Mayor Alvin Brown says the city can draw almost $17 million from its operating reserves to balance next year’s budget and still have more money banked in reserve accounts than when he took office three years ago.


Not so, says City Council Auditor Kirk Sherman, who says the administration is “confusing the public” in how it’s running the numbers.

“We’re not trying to confuse anybody,” Chris Hand, chief of staff for Brown, responded during a tense face-off in a City Council conference room this week.

As City Council heads to a Monday morning vote on a tentative property tax rate, the dueling versions of the city’s reserves are among of the biggest hurdles facing Brown in winning support for his proposed budget.

Rejecting the use of reserves would pop a $16.8 million hole in Brown’s proposed budget and force tough choices on where to cut services if council opts Monday to keep the tax rate at its current level.

Sherman has recommended that Council tentatively go with a higher tax rate so it has flexibility during summer budget workshops that will lead to a final vote on taxes in September.

City Council members had been hoping that meetings between the city’s budget administrators and the council auditor’s staff would find a meeting of the minds on questions raised by Sherman. That didn’t happen.

“I’ve got one side of the table saying ‘correct’ and the other side of the table saying ‘not correct,’” Councilman John Crescimbeni said after a Thursday session made no headway in bridging the differences. “It’s mind-boggling.”

The dispute over the city’s reserves is part of $55 million that Sherman has highlighted for scrutiny in Brown’s $1.13 billion budget proposal.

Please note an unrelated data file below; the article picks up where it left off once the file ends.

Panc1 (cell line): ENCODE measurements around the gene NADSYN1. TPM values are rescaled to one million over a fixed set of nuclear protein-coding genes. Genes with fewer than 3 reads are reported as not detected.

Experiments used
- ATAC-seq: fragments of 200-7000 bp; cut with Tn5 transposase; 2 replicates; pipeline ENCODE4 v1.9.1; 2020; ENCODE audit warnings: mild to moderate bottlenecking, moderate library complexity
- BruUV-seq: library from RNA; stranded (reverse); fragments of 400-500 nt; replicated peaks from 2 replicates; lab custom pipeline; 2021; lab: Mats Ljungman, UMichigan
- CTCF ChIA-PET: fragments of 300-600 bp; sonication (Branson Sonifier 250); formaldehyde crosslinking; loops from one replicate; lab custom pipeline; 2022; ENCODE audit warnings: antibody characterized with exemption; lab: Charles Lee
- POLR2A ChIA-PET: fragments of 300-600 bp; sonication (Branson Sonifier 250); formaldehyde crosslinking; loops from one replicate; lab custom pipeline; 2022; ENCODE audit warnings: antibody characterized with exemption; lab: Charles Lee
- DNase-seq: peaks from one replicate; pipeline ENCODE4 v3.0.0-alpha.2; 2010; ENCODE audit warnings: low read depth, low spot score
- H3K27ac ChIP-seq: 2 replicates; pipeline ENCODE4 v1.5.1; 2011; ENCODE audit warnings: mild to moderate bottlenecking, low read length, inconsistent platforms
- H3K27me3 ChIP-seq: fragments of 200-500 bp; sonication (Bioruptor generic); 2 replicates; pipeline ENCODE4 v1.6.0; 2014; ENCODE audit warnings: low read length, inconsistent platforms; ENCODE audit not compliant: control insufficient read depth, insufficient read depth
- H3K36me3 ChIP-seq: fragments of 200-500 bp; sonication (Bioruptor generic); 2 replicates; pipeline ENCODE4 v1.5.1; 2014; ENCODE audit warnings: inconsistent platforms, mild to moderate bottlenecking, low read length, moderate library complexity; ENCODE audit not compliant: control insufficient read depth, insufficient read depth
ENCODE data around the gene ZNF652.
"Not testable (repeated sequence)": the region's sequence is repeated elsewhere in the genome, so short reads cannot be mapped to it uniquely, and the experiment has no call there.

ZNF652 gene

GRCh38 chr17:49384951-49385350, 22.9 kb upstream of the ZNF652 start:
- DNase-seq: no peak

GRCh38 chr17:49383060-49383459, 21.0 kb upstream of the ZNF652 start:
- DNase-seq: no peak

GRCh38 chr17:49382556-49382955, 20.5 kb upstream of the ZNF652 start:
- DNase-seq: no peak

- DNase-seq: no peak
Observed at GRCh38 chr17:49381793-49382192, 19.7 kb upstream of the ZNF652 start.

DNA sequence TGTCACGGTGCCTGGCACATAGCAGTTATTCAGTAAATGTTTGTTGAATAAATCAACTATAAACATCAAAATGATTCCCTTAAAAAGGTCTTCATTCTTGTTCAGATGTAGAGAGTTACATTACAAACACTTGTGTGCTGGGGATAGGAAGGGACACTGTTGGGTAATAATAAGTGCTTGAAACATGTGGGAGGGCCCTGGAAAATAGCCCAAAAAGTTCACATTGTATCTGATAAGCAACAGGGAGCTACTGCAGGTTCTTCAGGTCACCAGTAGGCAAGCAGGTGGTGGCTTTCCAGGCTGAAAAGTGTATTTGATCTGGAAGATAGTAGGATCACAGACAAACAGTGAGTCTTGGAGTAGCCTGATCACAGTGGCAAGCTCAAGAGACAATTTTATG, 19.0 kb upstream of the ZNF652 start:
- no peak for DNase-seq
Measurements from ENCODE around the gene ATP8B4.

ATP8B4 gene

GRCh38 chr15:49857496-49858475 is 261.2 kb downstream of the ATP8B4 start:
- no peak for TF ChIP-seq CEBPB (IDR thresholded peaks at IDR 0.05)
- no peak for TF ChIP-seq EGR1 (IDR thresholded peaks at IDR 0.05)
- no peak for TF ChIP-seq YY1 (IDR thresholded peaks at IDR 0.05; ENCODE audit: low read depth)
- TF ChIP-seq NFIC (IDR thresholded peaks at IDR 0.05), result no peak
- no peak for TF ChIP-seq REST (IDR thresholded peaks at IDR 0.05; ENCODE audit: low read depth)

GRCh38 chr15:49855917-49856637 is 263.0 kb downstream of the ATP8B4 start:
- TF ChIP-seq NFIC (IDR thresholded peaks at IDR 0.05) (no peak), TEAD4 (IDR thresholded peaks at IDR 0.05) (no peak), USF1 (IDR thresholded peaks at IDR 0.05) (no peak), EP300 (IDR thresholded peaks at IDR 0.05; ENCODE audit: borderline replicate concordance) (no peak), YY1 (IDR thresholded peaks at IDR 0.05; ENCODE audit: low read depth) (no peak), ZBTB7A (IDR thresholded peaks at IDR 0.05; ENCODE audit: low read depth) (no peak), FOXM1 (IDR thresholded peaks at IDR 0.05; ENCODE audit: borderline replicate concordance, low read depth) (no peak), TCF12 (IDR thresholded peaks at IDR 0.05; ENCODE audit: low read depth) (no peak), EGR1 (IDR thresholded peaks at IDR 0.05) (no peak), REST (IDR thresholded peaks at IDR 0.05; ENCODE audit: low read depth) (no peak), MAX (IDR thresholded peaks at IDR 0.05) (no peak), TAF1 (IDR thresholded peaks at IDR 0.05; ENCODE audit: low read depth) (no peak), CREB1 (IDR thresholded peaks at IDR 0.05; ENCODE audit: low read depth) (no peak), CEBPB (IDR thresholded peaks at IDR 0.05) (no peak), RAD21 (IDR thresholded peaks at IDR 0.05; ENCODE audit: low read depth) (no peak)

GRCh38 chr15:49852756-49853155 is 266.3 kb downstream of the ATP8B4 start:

In the case of the reserves, the issue is complicated because there are different ways to slice and dice the amount of money the city could use in a time of fiscal emergency.

The city has three main groups of reserves, according to the city’s annual financial report:

■ An emergency reserve, established to respond to natural disasters such as hurricanes, contains about $48 million. Brown’s budget leaves that untouched.

■ The general fund’s operating reserve contained about $65 million at the end of September 2013, according to the financial report. Brown’s budget would take $16.8 million from that account.

■ A third account contained about $32 million in reserves from a host of trust funds that used to be under the control of the Jacksonville Economic Development Commission before the city disbanded that board. For accounting purposes, those trust funds were placed under the umbrella of the city’s general fund in 2013 after JEDC was abolished.

Brown wouldn’t draw from those former JEDC trust funds to pay daily operating costs for next year’s budget, but he does consider them to be available in the event of a financial emergency — a position that is shared by bond rating agencies when they assess the city’s finances.

“We recognize and understand there are goals for using that money,” Chief of Staff Chris Hand said. “But if push comes to shove, those are funds that ... Council could use for reserve purposes.”

The prior transfer of those funds from JEDC’s control also enables Brown to say that reserves have significantly strengthened since he took office, rising to $145 million from $108 million.

But if those former JEDC trust funds are excluded, the city’s reserves would be $113 million. Dipping into the reserves for $16.8 million would drop those accounts below the amount that Brown inherited when he took office.

That’s how Sherman looks at it, arguing the former JEDC trusts are “completely irrelevant” to how the city has been tracking its progress in building its financial reserves. In 2005, city officials sought to crack down on using one-time reserve payments to cover recurring expenses.

City Council’s meeting at 8 a.m. Monday won’t be the final word on whether tapping the reserves will be part of next year’s budget, but it will be part of the decision on a tentative tax rate.

David Bauerlein: (904) 359-4581